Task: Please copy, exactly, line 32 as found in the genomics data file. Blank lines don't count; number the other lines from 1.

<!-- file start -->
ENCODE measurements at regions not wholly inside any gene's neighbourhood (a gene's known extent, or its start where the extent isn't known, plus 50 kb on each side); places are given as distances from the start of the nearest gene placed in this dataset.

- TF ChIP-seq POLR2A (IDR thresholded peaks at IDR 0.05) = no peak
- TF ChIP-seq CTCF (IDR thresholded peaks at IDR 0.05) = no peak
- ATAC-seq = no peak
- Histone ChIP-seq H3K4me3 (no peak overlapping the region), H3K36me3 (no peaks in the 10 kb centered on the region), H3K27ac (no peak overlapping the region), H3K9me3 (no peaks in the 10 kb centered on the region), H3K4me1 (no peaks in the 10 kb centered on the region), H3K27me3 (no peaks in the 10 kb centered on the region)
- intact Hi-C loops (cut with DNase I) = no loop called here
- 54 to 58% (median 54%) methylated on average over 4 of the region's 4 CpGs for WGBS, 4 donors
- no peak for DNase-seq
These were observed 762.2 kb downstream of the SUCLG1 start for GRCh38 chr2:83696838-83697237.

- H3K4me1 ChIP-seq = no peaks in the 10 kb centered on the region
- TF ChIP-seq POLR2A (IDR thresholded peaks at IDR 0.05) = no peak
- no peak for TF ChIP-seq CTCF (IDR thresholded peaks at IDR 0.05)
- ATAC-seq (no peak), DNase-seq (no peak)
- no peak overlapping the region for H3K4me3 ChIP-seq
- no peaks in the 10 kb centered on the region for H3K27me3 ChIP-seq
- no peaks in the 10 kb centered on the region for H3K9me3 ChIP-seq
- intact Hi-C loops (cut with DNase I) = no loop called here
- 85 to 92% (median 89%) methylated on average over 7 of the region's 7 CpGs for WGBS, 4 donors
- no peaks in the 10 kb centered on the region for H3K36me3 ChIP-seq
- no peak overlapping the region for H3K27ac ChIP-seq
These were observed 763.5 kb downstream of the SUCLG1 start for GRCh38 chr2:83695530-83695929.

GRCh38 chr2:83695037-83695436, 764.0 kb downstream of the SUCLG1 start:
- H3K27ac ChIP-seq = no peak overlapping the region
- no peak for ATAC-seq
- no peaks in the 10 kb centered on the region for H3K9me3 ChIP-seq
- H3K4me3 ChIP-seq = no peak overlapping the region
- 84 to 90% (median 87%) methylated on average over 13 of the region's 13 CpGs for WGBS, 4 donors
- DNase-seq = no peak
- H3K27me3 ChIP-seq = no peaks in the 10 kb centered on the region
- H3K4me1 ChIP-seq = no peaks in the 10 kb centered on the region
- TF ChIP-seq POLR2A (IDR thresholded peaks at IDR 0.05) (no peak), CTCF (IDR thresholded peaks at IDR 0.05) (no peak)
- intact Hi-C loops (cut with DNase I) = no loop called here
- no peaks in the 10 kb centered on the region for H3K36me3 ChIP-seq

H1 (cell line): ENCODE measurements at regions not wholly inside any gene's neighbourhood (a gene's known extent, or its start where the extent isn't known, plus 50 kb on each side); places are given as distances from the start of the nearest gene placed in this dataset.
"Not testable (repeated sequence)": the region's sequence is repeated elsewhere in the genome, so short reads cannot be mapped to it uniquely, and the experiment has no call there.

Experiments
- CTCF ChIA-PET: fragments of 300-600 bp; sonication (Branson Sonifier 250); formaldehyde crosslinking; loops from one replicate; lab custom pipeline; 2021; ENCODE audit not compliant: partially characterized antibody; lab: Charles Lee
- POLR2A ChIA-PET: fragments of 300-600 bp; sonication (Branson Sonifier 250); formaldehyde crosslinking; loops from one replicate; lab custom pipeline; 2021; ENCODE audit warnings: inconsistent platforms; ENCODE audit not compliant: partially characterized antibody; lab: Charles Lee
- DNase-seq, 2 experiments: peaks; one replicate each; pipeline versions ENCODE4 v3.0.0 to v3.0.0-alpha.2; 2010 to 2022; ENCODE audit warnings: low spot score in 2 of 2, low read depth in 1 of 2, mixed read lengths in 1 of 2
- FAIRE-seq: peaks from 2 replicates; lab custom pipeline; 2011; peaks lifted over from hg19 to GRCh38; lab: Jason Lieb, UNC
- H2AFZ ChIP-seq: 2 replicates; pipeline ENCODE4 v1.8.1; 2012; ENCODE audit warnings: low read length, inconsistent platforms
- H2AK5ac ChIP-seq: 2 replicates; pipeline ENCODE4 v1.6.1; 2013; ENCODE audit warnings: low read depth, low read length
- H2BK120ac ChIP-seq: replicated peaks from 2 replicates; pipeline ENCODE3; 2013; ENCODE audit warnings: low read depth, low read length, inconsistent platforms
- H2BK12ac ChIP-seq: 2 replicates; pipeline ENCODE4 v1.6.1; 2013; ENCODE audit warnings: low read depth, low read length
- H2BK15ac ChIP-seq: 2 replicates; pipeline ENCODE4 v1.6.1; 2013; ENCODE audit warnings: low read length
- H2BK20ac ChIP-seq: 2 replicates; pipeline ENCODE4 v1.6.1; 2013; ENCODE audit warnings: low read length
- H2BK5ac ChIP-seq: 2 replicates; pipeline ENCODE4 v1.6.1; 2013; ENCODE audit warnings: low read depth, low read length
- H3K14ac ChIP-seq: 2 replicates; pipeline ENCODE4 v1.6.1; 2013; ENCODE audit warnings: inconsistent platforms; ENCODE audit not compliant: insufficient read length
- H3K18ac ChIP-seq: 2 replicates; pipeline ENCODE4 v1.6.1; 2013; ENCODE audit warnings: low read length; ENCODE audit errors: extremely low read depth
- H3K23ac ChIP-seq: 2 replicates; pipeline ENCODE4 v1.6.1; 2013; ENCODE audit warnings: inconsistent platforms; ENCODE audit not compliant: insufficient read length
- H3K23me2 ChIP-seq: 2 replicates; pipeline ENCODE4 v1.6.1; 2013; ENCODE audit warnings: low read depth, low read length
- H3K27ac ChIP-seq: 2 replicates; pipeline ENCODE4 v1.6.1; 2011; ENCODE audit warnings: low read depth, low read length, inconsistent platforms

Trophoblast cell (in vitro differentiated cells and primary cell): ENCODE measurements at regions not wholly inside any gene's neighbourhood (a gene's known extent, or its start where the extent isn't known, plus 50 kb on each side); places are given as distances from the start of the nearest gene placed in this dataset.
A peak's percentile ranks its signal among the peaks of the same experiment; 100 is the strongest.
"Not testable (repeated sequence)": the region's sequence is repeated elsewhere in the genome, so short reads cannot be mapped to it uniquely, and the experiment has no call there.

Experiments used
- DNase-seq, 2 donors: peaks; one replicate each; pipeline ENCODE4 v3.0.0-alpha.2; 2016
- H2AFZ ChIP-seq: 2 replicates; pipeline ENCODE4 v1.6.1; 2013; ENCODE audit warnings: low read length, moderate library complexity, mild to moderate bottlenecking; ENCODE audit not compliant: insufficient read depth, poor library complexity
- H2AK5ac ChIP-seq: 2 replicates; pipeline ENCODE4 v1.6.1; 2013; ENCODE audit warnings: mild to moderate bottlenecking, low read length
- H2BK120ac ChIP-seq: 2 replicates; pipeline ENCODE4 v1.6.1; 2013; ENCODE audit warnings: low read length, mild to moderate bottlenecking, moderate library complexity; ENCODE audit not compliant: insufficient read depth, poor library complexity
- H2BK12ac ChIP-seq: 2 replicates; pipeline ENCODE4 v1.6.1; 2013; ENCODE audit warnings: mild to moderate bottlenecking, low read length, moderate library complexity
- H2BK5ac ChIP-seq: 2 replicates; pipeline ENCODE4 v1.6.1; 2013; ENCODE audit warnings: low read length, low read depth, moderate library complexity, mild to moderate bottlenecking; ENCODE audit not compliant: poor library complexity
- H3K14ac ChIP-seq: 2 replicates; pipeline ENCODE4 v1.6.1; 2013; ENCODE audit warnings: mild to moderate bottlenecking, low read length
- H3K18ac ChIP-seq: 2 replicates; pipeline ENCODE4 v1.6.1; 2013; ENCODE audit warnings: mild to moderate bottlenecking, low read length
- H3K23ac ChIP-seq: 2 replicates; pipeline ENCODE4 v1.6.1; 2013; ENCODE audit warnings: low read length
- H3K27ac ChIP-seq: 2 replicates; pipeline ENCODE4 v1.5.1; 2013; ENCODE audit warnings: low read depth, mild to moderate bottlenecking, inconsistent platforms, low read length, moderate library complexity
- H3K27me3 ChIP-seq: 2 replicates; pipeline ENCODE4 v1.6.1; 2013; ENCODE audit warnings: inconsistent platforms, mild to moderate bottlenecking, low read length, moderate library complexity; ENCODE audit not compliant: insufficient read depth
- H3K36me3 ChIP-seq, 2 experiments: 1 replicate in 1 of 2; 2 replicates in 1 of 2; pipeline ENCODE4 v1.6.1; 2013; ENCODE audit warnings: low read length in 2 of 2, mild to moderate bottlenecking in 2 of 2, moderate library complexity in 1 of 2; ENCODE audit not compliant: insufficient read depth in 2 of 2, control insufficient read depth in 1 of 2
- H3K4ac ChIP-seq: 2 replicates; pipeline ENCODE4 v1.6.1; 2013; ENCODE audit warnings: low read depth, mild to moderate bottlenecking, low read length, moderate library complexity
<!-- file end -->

- intact Hi-C loops (cut with DNase I) = no loop called here